Indian Soldiers To March In Paris Again After 107 Years; Glorious Return For Punjab Regiment

by Antariksh Singh

In a remarkable turn of events, soldiers from the Punjab Regiment are set to march in Paris, marking a historic moment after 107 years. This significant event, reminiscent of the past, highlights the enduring ties between India and France.

The absence of Indian soldiers in the 2017 Hollywood film “Dunkirk” caused disappointment among Indians, particularly those with an interest in military history. The film, based on the Battle of France and the evacuation of Allied soldiers from Dunkirk during World War II, failed to acknowledge the role of Indian soldiers from the British Indian Army in both World Wars.

Despite the oversight by Western media, an iconic black-and-white photograph emerged during the release of “Dunkirk,” capturing a French woman pinning a flower on a Sikh (Indian) soldier. This image, dating back to the First World War, symbolizes the contribution of Indian soldiers, possibly from the Sikh Regiment, in saving France from German occupation in 1916.

Now, more than a century later, history comes full circle as soldiers from the Punjab Regiment, now part of the Indian Army, prepare to embark on a journey to France. They will participate in the Bastille Day parade in Paris, scheduled to take place on July 14. This year’s parade holds even greater significance as Indian Prime Minister Narendra Modi has been invited as the Guest of Honour on the French National Day.

Colonel Sudhir Chamoli, spokesperson for the Indian Army, announced, “The Bastille Day parade will feature a 269-member tri-services contingent from the Indian Armed Forces marching alongside their French counterparts. The contingent has departed for France today.”

The Indian soldiers arrive in France amidst a backdrop of unrest, with Paris and other cities experiencing week-long riots and arson. However, this visit serves as a testament to the enduring bond between the Indian and French armies, dating back to World War I.

During the First World War, over 1.3 million Indian soldiers participated, with nearly 74,000 losing their lives and 67,000 sustaining injuries. Notably, Indian troops demonstrated their bravery and made significant contributions to the war effort on French soil. Their valor and sacrifices played a crucial role in securing victory against the enemy.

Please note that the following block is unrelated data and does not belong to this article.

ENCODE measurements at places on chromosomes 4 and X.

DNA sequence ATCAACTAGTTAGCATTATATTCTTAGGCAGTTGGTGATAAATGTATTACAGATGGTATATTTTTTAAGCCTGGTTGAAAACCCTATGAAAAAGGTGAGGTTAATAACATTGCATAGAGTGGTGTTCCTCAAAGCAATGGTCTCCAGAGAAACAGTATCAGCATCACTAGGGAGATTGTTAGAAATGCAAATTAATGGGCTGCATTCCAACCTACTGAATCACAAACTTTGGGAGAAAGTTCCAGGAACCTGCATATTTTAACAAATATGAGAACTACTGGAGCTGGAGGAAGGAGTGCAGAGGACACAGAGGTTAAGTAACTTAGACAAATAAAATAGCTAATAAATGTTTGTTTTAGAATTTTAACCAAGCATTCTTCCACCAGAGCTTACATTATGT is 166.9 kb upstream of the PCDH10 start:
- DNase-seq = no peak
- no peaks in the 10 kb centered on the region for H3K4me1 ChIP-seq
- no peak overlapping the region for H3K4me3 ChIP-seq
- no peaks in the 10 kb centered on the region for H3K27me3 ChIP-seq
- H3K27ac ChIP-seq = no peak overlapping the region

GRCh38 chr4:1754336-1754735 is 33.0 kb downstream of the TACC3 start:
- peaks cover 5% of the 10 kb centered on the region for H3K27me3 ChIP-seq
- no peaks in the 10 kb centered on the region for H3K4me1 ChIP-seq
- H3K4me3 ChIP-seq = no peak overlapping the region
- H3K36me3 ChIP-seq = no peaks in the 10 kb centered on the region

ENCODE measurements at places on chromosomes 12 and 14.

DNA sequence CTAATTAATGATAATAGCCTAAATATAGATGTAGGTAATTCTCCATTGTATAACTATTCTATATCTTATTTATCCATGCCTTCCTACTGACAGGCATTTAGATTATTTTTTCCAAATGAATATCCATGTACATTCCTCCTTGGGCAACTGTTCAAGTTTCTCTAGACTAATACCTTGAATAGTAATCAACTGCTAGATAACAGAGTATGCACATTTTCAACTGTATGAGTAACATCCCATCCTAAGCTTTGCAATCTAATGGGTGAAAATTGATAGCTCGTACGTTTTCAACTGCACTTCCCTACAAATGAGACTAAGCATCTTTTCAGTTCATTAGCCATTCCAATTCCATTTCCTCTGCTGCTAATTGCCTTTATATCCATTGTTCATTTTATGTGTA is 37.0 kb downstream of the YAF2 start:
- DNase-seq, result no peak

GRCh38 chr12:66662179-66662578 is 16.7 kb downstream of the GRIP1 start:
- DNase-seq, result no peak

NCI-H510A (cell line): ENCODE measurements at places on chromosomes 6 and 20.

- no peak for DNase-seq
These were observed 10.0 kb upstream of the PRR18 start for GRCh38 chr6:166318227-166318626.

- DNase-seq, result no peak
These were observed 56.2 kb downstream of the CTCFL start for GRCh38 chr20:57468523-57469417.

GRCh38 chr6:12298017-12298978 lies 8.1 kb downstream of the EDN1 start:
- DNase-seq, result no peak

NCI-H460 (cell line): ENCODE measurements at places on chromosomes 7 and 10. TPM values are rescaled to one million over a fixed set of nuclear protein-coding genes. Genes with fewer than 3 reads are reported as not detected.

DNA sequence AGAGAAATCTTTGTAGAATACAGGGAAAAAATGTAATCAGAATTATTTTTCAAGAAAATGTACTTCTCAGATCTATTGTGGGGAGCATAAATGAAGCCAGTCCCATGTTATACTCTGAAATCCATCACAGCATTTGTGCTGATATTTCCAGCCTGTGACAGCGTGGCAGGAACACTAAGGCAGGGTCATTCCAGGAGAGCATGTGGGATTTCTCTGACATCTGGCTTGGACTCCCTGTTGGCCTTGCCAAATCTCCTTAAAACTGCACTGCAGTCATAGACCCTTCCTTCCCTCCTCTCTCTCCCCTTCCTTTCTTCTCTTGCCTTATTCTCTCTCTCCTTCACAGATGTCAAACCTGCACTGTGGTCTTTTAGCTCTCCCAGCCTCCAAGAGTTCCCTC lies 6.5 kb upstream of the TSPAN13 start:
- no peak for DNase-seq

Representing the Indian Army in Paris is the Punjab Regiment, one of the oldest regiments in the Indian Army. The regiment has participated in both World Wars and various post-independence operations. In World War I, the Punjab Regiment received 18 Battle and Theatre Honours, fighting in locations such as Mesopotamia, Gallipoli, Palestine, Egypt, China, Hongkong, Damascus, and France. Their involvement in France included an offensive near Neuve Chapelle in September 1915, earning them the Battle Honours “Loos” and “France and Flanders.”

During World War II, a staggering 2.5 million Indian soldiers made notable contributions in various theatres of the war, including France. The Punjab Regiment, among others, earned 16 Battle Honours and 14 Theatre Honours, solidifying their reputation as valiant fighters.

This year’s Bastille Day parade marks the 25th anniversary of the “Strategic Partnership” between India and France. Both nations have engaged in joint military exercises and shared valuable experiences over the years.

Accompanying the Indian contingent is the Rajputana Rifles Regiment Band, representing the seniormost rifle regiment of the Indian Army. The Rajput Regiment has a long and illustrious history, having participated in numerous battles across the world. Their contributions during World War II were particularly notable, and they were awarded six Victoria Crosses prior to India’s independence. The regiment’s band was established in 1920 in Nasirabad, Rajasthan, during the British era.

Led by Captain Aman Jagtap, the Indian Army contingent comprises 77 marching personnel and 38 band members. Commander Vrat Baghel leads the Indian Navy contingent, while Squadron Leader Sindhu Reddy leads the Indian Air Force contingent.

As the wheel of history turns once more, Indian soldiers proudly march through the streets of Paris, representing a legacy of courage, valor, and shared sacrifices. The participation of the Punjab Regiment in the Bastille Day parade serves as a powerful symbol of the enduring friendship between India and France, rooted in their shared military history.

Antariksh Singh

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